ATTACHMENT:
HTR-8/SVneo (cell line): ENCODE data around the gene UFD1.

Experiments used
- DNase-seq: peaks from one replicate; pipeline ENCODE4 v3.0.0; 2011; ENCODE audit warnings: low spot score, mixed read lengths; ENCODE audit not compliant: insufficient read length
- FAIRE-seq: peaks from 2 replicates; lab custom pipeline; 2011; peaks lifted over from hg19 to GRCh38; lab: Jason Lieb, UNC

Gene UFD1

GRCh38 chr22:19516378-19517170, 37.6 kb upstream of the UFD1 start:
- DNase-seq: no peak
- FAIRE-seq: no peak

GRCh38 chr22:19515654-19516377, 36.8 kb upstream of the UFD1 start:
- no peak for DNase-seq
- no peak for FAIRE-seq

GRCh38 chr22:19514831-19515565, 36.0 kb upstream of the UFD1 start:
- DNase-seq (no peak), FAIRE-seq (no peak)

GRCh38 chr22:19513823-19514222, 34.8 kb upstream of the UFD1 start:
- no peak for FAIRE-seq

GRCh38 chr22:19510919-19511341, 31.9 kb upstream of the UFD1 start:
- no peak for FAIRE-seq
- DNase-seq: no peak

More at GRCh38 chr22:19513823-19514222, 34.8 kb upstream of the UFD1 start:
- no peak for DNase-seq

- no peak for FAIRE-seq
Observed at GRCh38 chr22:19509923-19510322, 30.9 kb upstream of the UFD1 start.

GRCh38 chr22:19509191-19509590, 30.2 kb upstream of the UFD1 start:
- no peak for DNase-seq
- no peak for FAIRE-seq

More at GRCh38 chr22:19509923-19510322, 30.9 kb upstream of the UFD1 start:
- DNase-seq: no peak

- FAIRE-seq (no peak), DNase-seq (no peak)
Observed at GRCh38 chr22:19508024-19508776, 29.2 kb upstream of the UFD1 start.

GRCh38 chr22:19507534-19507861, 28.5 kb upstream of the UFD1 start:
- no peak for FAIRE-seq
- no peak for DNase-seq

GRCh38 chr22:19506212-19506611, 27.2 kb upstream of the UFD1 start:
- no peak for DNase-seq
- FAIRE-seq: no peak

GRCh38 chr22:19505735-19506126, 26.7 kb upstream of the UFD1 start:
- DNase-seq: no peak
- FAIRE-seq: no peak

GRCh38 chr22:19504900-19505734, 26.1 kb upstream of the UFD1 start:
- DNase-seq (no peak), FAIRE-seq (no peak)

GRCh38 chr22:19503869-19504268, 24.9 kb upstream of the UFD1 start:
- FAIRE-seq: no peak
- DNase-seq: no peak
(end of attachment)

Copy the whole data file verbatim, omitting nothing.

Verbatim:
HTR-8/SVneo (cell line): ENCODE data around the gene UFD1.

Experiments used
- DNase-seq: peaks from one replicate; pipeline ENCODE4 v3.0.0; 2011; ENCODE audit warnings: low spot score, mixed read lengths; ENCODE audit not compliant: insufficient read length
- FAIRE-seq: peaks from 2 replicates; lab custom pipeline; 2011; peaks lifted over from hg19 to GRCh38; lab: Jason Lieb, UNC

Gene UFD1

GRCh38 chr22:19516378-19517170, 37.6 kb upstream of the UFD1 start:
- DNase-seq: no peak
- FAIRE-seq: no peak

GRCh38 chr22:19515654-19516377, 36.8 kb upstream of the UFD1 start:
- no peak for DNase-seq
- no peak for FAIRE-seq

GRCh38 chr22:19514831-19515565, 36.0 kb upstream of the UFD1 start:
- DNase-seq (no peak), FAIRE-seq (no peak)

GRCh38 chr22:19513823-19514222, 34.8 kb upstream of the UFD1 start:
- no peak for FAIRE-seq

GRCh38 chr22:19510919-19511341, 31.9 kb upstream of the UFD1 start:
- no peak for FAIRE-seq
- DNase-seq: no peak

More at GRCh38 chr22:19513823-19514222, 34.8 kb upstream of the UFD1 start:
- no peak for DNase-seq

- no peak for FAIRE-seq
Observed at GRCh38 chr22:19509923-19510322, 30.9 kb upstream of the UFD1 start.

GRCh38 chr22:19509191-19509590, 30.2 kb upstream of the UFD1 start:
- no peak for DNase-seq
- no peak for FAIRE-seq

More at GRCh38 chr22:19509923-19510322, 30.9 kb upstream of the UFD1 start:
- DNase-seq: no peak

- FAIRE-seq (no peak), DNase-seq (no peak)
Observed at GRCh38 chr22:19508024-19508776, 29.2 kb upstream of the UFD1 start.

GRCh38 chr22:19507534-19507861, 28.5 kb upstream of the UFD1 start:
- no peak for FAIRE-seq
- no peak for DNase-seq

GRCh38 chr22:19506212-19506611, 27.2 kb upstream of the UFD1 start:
- no peak for DNase-seq
- FAIRE-seq: no peak

GRCh38 chr22:19505735-19506126, 26.7 kb upstream of the UFD1 start:
- DNase-seq: no peak
- FAIRE-seq: no peak

GRCh38 chr22:19504900-19505734, 26.1 kb upstream of the UFD1 start:
- DNase-seq (no peak), FAIRE-seq (no peak)

GRCh38 chr22:19503869-19504268, 24.9 kb upstream of the UFD1 start:
- FAIRE-seq: no peak
- DNase-seq: no peak